WEST SIDE, Manhattan (WABC) -- The crisis in Ukraine is triggering more pain at the pump, and in at least 38 states, the average is more than $4 a gallon.
But prices at some gas stations in our area are spiking even beyond that, all as consumer inflation continues to soar.
It has jumped 7.9% over the past year, the sharpest spike since 1982 and likely only a harbinger of even higher prices to come.
The increase reported Thursday by the Labor Department reflected the 12 months ending in February and didn't include most of the oil and gas price increases that followed Russia's invasion of Ukraine on Feb. 24. Since then, average gas prices nationally have jumped about 62 cents a gallon to $4.32, according to AAA.
A Mobile station on 10th Avenue is routinely one of the most expensive in our area, and Thursday morning, it was approaching $6 a gallon for regular gas.
"It's crazy, and I should have gassed up before I came into the city," driver Chris Keag said.
The average is up to $4.47 in New York, $4.38 in New Jersey, and $4.48 in Connecticut.
"It's outrageous," driver Robert Carson said. "It was just about a dollar and some change less maybe a week or two ago. Now it just shot right back up."
In Connecticut, Senator Richard Blumenthal is calling for a suspension of the federal 18 cent-per-gallon gas tax.
"People need gasoline to go to work, get their kids to school and their families to healthcare," he said. "They need those necessities of bread and milk, and we need to find ways to reduce this inflationary spiral.
But there could be some relief on the way, as the cost of oil saw its biggest one-day percentage decline in nearly two years on Wednesday.
The price drop came after the United Arab Emirates called on its OPEC partners to ramp up production, as the United States and other countries make plans to ban Russian oil.
High gas prices not only drain wallets, but they drive up shipping and manufacturing costs.
It's all leading to record high prices at the grocery store and elsewhere, all as more Americans try to get back to normal.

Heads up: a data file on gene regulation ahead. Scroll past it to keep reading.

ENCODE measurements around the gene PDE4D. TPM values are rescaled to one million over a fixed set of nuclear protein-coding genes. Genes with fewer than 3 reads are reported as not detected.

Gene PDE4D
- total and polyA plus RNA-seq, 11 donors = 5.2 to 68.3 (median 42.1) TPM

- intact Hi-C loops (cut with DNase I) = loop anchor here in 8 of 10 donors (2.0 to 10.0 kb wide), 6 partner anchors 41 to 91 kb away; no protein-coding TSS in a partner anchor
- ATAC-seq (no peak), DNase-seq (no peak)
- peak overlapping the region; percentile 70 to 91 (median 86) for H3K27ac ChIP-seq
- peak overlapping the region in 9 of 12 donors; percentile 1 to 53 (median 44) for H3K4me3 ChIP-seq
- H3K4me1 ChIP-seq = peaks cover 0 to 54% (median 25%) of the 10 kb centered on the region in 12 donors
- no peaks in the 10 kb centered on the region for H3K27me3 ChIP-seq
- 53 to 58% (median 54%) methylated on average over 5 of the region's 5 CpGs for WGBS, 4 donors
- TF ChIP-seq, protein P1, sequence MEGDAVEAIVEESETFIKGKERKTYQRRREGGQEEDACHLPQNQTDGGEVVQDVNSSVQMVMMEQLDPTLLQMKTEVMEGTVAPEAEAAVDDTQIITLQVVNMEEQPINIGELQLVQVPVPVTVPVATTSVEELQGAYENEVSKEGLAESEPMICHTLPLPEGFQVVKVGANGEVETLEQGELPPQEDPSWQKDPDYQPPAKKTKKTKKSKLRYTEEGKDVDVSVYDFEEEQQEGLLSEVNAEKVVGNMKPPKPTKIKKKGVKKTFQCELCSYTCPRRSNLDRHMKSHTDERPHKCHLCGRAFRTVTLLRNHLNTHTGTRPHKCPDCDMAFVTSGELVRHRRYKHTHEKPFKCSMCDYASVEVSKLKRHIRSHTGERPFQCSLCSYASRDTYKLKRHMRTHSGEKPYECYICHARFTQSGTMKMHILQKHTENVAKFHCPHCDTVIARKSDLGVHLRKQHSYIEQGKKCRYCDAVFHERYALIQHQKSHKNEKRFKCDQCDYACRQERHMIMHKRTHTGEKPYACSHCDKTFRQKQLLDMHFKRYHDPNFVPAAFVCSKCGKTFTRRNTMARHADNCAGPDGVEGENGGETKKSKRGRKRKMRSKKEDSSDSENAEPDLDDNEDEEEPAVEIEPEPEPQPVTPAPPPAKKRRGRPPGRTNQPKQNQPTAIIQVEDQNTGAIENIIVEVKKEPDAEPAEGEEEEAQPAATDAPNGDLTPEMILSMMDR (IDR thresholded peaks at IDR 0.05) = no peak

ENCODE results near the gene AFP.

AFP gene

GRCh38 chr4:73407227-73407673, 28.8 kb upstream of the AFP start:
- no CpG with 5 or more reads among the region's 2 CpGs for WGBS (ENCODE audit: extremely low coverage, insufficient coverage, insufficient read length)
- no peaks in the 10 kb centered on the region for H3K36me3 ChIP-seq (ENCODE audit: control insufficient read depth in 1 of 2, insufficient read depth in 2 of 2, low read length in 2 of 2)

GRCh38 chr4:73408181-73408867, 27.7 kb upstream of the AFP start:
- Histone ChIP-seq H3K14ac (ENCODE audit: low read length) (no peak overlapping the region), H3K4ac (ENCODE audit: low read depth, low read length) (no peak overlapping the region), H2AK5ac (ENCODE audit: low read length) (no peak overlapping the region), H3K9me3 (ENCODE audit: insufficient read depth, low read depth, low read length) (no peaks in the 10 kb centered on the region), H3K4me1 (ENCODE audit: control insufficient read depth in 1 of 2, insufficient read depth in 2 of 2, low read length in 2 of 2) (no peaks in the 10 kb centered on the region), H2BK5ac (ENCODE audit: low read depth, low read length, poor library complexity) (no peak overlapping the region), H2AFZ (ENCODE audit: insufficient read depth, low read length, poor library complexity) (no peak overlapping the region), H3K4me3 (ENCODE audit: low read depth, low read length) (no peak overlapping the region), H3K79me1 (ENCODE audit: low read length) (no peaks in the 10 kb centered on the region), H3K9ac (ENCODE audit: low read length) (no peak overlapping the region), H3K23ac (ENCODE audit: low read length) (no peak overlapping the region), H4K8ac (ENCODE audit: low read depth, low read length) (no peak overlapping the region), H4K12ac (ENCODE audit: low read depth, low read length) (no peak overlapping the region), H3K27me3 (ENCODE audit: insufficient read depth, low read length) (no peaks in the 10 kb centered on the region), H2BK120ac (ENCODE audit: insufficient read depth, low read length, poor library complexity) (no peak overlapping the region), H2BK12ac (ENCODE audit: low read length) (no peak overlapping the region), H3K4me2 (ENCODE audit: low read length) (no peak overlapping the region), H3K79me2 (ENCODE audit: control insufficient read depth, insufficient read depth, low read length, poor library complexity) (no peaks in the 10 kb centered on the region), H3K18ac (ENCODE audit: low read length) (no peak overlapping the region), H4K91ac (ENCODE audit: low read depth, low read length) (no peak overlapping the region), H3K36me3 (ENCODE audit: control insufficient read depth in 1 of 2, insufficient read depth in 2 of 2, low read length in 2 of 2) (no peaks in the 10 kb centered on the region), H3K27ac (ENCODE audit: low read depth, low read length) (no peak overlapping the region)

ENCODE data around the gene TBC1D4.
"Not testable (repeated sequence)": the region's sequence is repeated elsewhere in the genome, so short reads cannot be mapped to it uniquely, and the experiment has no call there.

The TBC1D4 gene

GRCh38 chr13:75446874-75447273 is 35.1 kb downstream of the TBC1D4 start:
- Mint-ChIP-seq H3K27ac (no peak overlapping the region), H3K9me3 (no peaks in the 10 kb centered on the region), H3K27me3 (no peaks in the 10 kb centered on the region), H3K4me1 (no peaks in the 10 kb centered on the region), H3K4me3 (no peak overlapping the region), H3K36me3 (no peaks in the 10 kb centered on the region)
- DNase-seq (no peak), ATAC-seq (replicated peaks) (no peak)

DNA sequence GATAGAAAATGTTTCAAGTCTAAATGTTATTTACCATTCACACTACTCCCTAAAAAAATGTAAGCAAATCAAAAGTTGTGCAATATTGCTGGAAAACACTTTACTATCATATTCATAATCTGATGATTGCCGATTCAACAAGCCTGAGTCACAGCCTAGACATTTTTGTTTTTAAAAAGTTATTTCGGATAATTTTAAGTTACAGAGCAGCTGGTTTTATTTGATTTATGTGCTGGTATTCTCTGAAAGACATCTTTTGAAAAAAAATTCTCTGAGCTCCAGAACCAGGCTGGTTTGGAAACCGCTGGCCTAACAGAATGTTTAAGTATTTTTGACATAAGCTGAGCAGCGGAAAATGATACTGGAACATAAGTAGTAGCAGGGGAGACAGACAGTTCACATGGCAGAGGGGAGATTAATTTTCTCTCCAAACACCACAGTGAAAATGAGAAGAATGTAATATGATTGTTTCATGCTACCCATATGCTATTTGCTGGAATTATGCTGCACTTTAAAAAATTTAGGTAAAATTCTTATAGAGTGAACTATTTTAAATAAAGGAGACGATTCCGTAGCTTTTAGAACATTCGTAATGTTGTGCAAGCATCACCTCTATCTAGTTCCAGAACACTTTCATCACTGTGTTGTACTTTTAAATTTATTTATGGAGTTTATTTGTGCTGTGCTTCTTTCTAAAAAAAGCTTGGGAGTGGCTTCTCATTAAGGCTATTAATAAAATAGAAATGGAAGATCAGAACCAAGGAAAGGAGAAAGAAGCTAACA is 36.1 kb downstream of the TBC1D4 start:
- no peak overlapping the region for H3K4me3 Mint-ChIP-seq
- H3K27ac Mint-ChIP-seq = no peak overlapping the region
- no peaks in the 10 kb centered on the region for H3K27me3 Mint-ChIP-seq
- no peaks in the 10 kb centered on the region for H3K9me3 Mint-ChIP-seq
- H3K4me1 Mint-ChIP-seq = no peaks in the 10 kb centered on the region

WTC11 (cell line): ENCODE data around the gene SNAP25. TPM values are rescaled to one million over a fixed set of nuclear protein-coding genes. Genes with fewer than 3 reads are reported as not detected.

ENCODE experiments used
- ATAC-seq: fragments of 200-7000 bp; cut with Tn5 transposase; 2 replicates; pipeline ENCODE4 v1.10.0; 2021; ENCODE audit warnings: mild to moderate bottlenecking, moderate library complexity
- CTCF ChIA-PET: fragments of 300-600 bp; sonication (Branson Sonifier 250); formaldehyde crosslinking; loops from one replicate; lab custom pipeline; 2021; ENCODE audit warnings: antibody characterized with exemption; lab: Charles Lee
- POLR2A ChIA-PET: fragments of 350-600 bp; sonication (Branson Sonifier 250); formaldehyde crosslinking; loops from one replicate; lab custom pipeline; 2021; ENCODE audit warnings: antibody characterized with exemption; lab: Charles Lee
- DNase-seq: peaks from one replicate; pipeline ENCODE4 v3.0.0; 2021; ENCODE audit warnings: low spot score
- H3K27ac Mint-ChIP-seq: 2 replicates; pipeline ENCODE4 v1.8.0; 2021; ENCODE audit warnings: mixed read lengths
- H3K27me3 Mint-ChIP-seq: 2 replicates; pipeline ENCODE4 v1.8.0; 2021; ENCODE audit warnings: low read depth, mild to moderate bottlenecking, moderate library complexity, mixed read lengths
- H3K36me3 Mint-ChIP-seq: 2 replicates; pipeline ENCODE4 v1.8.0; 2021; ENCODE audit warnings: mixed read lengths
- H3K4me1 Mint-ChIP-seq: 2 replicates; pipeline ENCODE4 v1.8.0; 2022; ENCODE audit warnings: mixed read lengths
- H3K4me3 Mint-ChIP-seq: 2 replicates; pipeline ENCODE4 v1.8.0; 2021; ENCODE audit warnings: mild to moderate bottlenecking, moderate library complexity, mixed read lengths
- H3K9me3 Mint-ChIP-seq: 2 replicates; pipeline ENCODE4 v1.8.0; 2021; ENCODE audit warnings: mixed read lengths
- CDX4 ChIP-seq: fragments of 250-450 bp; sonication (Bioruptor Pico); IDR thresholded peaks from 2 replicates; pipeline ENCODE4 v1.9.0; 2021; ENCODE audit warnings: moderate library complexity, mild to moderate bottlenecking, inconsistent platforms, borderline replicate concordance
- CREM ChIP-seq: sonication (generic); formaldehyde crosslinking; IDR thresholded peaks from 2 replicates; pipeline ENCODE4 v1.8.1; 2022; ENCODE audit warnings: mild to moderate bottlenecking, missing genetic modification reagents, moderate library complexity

Chef Rachel Arroyo, of Commack, is feeling the affects of inflation every day. She cooks for private parties and makes weekly meals for families. The more she has to spend at the grocery store, the less she makes.
"I'm very scared to have a foundation for my family," said Arroyo, a single mother of two boys.
Arroyo said even some of her clients are feeling the financial pinch.
"I'm trying to give fair prices for everybody," she said. "I spend hours on the phone with people trying to negotiate what's best for both of us."
Peter Schiff, with Westport-based Euro Pacific Capital, said the country's inflation is being caused by years of financial mismanagement by the federal government.
"The country is loaded up in debt," he said. "We've borrowed too much money."
Schiff said the inflation spike throughout the past year is probably closer to 15 percent because the metric used to measure inflation today is different than in 1982.
"This is just the beginning," he said. "It's going to get much worse from here."
Meantime, many city residents don't drive, but do take taxis, Ubers, and Lyfts -- and those drivers have to pay for gas out of their own pockets.
That's why some are calling for ridesharing companies to raise their drivers' base pay.